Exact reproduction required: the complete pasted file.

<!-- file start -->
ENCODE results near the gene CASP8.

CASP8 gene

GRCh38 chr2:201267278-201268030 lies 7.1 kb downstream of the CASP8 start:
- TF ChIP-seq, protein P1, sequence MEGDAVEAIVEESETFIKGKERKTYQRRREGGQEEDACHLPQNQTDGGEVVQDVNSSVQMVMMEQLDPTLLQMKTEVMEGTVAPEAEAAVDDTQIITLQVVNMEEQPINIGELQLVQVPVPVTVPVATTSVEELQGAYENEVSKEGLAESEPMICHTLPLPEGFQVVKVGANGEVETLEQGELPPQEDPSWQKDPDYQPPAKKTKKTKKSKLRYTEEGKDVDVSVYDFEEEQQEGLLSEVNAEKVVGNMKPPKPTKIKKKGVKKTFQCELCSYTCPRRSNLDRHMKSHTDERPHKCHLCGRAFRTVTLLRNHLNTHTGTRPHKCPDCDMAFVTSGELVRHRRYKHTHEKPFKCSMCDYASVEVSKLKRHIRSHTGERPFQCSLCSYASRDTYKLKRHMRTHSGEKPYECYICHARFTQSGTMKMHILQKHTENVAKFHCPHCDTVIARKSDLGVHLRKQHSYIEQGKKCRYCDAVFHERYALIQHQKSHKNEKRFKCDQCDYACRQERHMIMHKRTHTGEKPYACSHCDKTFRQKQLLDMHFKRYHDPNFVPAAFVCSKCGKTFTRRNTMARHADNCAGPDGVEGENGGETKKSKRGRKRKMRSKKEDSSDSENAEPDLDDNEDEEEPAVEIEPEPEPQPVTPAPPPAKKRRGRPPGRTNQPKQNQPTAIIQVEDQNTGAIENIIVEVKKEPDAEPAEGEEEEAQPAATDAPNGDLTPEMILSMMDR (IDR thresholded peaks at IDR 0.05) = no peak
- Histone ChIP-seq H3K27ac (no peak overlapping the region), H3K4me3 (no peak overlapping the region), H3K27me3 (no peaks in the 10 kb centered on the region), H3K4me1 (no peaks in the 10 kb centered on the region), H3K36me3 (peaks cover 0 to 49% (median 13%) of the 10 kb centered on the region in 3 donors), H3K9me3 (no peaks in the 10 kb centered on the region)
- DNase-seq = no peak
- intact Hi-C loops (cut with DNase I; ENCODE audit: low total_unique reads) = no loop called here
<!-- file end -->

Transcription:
ENCODE results near the gene CASP8.

CASP8 gene

GRCh38 chr2:201267278-201268030 lies 7.1 kb downstream of the CASP8 start:
- TF ChIP-seq, protein P1, sequence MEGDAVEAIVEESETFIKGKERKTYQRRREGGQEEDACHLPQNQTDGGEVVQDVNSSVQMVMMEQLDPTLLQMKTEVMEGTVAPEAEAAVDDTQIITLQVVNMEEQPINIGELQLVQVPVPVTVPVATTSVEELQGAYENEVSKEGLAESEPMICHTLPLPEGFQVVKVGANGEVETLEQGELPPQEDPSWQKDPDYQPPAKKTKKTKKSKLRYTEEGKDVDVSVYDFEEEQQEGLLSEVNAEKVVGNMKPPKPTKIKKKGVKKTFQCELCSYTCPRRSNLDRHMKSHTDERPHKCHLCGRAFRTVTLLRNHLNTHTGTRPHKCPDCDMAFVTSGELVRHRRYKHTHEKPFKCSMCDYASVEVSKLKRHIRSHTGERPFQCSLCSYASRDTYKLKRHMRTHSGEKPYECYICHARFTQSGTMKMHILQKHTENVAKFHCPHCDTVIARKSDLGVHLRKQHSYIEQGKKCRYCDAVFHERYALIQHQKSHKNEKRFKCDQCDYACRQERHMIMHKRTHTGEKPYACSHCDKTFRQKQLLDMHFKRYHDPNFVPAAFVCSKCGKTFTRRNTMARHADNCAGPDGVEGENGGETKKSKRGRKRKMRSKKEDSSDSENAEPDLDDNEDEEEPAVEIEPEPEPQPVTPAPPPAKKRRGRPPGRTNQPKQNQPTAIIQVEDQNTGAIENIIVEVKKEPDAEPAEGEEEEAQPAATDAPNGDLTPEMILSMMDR (IDR thresholded peaks at IDR 0.05) = no peak
- Histone ChIP-seq H3K27ac (no peak overlapping the region), H3K4me3 (no peak overlapping the region), H3K27me3 (no peaks in the 10 kb centered on the region), H3K4me1 (no peaks in the 10 kb centered on the region), H3K36me3 (peaks cover 0 to 49% (median 13%) of the 10 kb centered on the region in 3 donors), H3K9me3 (no peaks in the 10 kb centered on the region)
- DNase-seq = no peak
- intact Hi-C loops (cut with DNase I; ENCODE audit: low total_unique reads) = no loop called here